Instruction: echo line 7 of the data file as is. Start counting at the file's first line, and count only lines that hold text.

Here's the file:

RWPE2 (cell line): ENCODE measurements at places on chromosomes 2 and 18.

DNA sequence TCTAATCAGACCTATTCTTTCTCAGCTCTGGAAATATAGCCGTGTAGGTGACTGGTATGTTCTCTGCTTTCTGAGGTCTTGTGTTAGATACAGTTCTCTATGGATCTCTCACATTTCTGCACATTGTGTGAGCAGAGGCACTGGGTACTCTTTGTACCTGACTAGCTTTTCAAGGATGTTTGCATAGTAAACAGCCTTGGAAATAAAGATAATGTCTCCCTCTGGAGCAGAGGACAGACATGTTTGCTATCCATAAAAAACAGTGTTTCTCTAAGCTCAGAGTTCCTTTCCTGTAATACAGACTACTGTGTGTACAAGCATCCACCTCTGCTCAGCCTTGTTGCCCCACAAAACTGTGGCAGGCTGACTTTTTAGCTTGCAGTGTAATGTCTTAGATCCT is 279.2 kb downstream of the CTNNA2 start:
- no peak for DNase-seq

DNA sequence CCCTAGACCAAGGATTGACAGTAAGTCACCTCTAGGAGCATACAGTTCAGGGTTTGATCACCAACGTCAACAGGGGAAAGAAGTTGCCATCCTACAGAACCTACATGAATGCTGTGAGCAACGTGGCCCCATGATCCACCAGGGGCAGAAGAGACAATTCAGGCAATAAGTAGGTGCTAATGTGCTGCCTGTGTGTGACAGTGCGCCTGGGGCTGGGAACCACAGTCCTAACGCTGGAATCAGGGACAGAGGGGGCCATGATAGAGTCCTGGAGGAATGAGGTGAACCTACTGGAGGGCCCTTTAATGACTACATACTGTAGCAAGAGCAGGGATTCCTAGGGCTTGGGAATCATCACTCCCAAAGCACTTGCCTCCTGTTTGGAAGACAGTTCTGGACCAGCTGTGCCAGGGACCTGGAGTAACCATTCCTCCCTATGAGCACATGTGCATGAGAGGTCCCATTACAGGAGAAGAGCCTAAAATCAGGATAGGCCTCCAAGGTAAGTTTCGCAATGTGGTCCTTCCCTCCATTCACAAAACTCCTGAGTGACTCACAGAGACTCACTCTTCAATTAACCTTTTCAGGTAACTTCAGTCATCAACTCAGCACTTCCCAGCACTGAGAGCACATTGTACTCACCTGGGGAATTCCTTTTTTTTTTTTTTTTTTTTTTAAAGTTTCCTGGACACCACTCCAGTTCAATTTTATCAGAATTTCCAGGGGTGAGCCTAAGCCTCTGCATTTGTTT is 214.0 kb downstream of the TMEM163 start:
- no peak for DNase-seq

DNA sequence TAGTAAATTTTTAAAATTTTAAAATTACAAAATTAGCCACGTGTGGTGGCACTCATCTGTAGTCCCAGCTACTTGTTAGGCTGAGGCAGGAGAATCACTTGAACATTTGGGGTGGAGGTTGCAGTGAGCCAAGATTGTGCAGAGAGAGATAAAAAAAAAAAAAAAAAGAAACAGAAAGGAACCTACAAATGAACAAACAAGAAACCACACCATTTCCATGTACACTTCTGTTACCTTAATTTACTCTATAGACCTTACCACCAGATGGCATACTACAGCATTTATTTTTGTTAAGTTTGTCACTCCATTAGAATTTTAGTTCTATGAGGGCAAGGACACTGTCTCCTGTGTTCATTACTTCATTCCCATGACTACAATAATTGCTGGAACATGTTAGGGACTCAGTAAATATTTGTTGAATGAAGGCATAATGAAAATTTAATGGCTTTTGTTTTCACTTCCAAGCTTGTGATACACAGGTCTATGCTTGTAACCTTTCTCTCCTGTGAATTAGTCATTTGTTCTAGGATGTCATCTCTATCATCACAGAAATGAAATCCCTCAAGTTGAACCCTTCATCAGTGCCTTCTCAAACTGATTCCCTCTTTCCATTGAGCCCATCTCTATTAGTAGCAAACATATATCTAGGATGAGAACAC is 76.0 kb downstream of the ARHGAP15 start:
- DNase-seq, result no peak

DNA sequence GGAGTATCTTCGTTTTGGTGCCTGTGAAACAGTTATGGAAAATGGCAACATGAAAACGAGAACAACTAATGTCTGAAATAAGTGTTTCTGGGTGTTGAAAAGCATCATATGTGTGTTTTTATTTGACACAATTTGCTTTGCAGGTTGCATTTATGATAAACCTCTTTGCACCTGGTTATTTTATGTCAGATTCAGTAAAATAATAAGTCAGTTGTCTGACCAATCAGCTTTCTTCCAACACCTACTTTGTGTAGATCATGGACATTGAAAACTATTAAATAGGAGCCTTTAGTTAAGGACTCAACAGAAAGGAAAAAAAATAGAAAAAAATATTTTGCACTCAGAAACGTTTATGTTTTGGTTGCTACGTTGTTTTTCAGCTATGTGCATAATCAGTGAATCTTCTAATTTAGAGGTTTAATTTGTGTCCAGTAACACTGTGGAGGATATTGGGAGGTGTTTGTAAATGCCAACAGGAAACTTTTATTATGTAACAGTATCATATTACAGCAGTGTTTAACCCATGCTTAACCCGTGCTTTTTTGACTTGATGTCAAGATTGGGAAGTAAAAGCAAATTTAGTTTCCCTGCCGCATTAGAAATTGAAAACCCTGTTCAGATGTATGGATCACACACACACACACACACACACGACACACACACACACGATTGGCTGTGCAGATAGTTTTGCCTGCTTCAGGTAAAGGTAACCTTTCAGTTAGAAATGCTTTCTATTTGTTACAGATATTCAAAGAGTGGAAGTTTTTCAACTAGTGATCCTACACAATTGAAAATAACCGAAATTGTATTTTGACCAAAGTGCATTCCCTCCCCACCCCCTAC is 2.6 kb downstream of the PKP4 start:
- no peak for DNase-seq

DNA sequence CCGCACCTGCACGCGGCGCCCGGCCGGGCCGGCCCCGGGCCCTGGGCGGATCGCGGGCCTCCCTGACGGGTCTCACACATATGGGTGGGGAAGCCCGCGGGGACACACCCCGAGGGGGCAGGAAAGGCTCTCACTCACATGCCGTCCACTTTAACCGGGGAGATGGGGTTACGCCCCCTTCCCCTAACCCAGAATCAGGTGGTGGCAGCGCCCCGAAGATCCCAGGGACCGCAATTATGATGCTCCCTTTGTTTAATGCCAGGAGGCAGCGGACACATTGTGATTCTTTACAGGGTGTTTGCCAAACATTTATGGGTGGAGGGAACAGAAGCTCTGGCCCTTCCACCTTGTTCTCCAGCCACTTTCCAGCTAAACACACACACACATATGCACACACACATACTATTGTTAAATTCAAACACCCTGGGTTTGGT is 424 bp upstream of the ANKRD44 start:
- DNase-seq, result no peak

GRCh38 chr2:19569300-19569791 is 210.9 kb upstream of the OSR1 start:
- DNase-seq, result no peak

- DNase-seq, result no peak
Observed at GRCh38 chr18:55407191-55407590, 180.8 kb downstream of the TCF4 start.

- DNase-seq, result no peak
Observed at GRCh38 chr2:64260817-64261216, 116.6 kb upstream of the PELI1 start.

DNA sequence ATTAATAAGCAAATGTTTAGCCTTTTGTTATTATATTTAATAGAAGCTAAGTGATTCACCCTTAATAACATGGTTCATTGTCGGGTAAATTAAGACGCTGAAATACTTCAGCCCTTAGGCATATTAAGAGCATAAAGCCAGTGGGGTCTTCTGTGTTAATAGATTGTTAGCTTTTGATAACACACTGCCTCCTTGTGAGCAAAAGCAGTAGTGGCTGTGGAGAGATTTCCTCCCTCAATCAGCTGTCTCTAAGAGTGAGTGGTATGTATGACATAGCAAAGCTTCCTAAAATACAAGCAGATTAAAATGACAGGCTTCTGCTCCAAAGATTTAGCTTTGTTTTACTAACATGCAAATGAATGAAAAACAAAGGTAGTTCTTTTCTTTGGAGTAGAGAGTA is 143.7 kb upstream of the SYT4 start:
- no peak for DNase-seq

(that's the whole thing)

- DNase-seq, result no peak